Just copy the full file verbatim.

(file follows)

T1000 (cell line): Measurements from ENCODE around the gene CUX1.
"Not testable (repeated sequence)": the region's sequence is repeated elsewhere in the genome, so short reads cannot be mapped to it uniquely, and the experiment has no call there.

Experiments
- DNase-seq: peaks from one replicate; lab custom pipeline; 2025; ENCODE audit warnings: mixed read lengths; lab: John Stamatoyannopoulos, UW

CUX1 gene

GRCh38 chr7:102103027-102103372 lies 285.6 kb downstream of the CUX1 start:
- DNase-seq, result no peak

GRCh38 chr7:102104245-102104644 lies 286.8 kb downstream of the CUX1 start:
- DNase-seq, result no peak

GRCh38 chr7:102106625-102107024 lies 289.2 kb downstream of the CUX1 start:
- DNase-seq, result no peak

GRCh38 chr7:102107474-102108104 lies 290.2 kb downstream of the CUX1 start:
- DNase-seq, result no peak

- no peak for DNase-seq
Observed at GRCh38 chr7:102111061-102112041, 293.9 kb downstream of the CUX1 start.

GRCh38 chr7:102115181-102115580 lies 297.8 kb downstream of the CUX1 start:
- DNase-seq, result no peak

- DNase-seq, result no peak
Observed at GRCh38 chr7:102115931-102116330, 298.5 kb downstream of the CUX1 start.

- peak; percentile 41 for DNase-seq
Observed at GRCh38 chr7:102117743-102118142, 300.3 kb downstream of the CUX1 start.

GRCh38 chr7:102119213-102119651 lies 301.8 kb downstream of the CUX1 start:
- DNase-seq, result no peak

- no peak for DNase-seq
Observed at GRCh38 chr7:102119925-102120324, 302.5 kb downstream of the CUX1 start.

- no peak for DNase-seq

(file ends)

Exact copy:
T1000 (cell line): Measurements from ENCODE around the gene CUX1.
"Not testable (repeated sequence)": the region's sequence is repeated elsewhere in the genome, so short reads cannot be mapped to it uniquely, and the experiment has no call there.

Experiments
- DNase-seq: peaks from one replicate; lab custom pipeline; 2025; ENCODE audit warnings: mixed read lengths; lab: John Stamatoyannopoulos, UW

CUX1 gene

GRCh38 chr7:102103027-102103372 lies 285.6 kb downstream of the CUX1 start:
- DNase-seq, result no peak

GRCh38 chr7:102104245-102104644 lies 286.8 kb downstream of the CUX1 start:
- DNase-seq, result no peak

GRCh38 chr7:102106625-102107024 lies 289.2 kb downstream of the CUX1 start:
- DNase-seq, result no peak

GRCh38 chr7:102107474-102108104 lies 290.2 kb downstream of the CUX1 start:
- DNase-seq, result no peak

- no peak for DNase-seq
Observed at GRCh38 chr7:102111061-102112041, 293.9 kb downstream of the CUX1 start.

GRCh38 chr7:102115181-102115580 lies 297.8 kb downstream of the CUX1 start:
- DNase-seq, result no peak

- DNase-seq, result no peak
Observed at GRCh38 chr7:102115931-102116330, 298.5 kb downstream of the CUX1 start.

- peak; percentile 41 for DNase-seq
Observed at GRCh38 chr7:102117743-102118142, 300.3 kb downstream of the CUX1 start.

GRCh38 chr7:102119213-102119651 lies 301.8 kb downstream of the CUX1 start:
- DNase-seq, result no peak

- no peak for DNase-seq
Observed at GRCh38 chr7:102119925-102120324, 302.5 kb downstream of the CUX1 start.

- no peak for DNase-seq